The eye test also helped Dunn make her decision. She was impressed by the chemistry Gotham built in their first season under head coach Juan Carlos Amoros, who took home the league's coach of the year honors thanks to his attack-minded approach that focused on the collective.

"What I [saw], outsider looking in, was a team that really enjoyed playing for each other and with each other, and I think that is massive in the NWSL season," she said. "It is really gruesome. It's a long season where you find yourself having momentum and then you lose momentum and then you regain it back and the teams that are adaptable and the teams that have the strong culture and the best chemistry, I think, are the ones that fare better in the end. … I think it speaks to the character of the players, it speaks to the leadership of the coaching staff."

Gotham are building a juggernaut

Dunn's arrival confirms the idea that Gotham's project is currently the most exciting in the NWSL. The club has spent most of their NWSL history outside of the playoff picture, but their quick transition from the league's worst team in 2022 to the champions in 2023 affords them the chance to compete on a regular basis. Her legacy as an elite player in a variety of positions adds some exciting uncertainty around what Gotham will look like with her on the pitch, but she said she will wait to see what Amoros plans for her. It's a continuation of her approach during her time as a free agent -- asking others to demonstrate how they value her.

"That's such a hard conversation to always navigate," she said. "I can't come in and say, 'I'd love to play here' because they could have different plans for me and now I'm kind of inserting myself in a plan that ultimately, it needs to be about what's best for the team. I think coaches being able to tell me what qualities they value in me and my style of play is the beginning of the conversation and then for me, I always obviously ask coaches, 'Where do you see me playing?' and things like that, but I always let them lead the way with those conversations."

Considering Gotham's on-field needs in attack and Amoros' preference to build his plays on the wing, Dunn is well-positioned to be a valuable addition to the team. She seems like a natural fit off the field, too. In addition to being a local and already having some friends on the squad, she joins her new teammates in trying to lure Ali Krieger out of retirement -- "still working on her coming out of retirement," she said with her fingers visibly crossed.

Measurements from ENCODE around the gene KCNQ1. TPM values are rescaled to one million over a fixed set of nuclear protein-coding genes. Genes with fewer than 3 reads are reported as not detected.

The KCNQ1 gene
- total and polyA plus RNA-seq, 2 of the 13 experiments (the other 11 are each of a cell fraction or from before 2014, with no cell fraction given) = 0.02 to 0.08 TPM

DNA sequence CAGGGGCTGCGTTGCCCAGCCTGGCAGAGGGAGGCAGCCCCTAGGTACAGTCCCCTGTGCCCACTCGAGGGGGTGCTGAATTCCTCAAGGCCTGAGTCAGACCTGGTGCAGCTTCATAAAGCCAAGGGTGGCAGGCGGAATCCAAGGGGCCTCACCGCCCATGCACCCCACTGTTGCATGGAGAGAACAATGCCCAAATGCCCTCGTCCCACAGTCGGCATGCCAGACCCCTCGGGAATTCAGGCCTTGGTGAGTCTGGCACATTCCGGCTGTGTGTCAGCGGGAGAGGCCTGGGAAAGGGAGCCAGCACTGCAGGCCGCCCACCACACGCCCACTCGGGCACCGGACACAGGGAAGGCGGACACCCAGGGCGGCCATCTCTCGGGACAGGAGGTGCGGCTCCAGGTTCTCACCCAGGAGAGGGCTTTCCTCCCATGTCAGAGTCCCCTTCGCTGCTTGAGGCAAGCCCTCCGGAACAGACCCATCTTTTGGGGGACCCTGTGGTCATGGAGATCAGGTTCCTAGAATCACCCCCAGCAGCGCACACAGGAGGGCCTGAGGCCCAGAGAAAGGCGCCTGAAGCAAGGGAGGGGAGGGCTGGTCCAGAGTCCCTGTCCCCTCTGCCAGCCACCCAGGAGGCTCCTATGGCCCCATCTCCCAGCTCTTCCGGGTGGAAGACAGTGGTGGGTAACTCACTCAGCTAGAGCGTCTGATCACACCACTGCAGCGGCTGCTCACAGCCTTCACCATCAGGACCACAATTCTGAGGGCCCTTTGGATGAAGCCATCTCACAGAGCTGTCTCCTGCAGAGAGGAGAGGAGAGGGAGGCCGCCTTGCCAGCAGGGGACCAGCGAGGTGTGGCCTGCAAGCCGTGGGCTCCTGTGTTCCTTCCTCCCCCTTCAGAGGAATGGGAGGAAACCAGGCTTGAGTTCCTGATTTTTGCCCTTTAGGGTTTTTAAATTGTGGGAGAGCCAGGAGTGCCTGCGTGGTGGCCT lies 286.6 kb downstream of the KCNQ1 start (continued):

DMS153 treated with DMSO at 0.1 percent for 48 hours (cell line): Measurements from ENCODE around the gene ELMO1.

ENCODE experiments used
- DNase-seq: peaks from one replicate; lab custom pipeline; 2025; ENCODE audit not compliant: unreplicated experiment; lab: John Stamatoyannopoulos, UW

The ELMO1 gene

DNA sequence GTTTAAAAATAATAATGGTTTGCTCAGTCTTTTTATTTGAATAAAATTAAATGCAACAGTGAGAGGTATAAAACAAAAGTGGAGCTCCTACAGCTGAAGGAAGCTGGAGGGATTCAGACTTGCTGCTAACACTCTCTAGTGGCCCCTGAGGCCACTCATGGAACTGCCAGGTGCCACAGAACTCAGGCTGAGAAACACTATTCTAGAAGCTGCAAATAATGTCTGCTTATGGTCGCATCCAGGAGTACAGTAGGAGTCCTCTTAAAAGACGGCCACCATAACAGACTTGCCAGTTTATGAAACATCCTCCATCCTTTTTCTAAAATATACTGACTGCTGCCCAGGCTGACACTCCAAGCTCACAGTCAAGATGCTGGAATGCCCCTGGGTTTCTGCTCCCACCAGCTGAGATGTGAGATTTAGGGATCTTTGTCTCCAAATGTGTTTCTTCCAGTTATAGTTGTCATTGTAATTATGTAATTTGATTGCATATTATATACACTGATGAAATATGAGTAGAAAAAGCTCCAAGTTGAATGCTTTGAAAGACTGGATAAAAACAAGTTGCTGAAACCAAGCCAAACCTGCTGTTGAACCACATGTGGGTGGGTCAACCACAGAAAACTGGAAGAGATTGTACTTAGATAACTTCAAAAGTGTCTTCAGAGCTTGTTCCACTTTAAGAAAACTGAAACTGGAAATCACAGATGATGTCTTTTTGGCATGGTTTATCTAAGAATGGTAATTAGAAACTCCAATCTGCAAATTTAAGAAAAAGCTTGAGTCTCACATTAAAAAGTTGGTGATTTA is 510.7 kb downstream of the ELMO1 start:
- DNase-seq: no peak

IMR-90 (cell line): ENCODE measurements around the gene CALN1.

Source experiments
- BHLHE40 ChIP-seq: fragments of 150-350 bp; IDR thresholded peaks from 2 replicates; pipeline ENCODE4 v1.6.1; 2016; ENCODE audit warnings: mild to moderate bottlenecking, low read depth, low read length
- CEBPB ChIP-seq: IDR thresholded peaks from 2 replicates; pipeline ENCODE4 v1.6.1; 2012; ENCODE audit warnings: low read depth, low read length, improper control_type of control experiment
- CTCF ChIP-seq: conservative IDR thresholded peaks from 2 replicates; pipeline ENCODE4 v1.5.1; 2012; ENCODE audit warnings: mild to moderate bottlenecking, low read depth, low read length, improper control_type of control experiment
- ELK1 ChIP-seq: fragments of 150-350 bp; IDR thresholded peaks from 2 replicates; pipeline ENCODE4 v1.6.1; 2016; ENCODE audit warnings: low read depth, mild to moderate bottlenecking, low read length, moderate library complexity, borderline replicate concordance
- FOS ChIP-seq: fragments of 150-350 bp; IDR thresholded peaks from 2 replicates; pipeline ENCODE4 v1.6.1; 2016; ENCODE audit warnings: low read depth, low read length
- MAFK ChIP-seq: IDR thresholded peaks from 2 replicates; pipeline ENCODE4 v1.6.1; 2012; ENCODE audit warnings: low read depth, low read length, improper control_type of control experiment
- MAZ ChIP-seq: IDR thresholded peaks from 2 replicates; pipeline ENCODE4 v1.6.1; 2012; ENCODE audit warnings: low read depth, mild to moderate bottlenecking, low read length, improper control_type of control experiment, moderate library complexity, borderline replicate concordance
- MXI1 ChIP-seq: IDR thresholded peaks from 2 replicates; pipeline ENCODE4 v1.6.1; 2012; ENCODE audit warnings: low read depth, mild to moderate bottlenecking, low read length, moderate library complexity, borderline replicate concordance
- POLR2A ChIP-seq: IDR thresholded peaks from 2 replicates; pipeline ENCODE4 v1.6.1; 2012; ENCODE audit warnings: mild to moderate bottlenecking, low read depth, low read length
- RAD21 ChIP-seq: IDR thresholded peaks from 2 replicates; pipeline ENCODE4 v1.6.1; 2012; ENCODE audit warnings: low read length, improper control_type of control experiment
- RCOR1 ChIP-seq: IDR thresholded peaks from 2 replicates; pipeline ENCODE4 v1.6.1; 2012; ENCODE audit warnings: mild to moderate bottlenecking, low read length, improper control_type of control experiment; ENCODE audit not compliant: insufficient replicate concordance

But what about the chickens?

Dunn exudes confidence in her choice, and is completely at ease as she marks her homecoming a decade after beginning her professional career. There is just one thing, though -- she might have to make more trips to the supermarket for eggs than she had to in Portland. She raised chickens for much of her four-year stay in the Pacific Northwest, something that brought unexpected joy.

"It was one of the saddest days in my life when I had to call a farm and basically donate my chickens to them," Dunn recalled. "I really enjoyed my time with them. It was one of the craziest experiences because I'm a New York girl. What am I doing with chickens? But during the pandemic, they were actually so great. I didn't have to go to the grocery store for eggs."

She might be able to do so again depending on where exactly she resides, but just like she did during her free agency experience, she plans to do her homework.

"First of all, I have to look up the rules in the New Jersey area, the New York area," she said. "Do people have chickens? Is that a thing or am I going to get kicked out of my home?"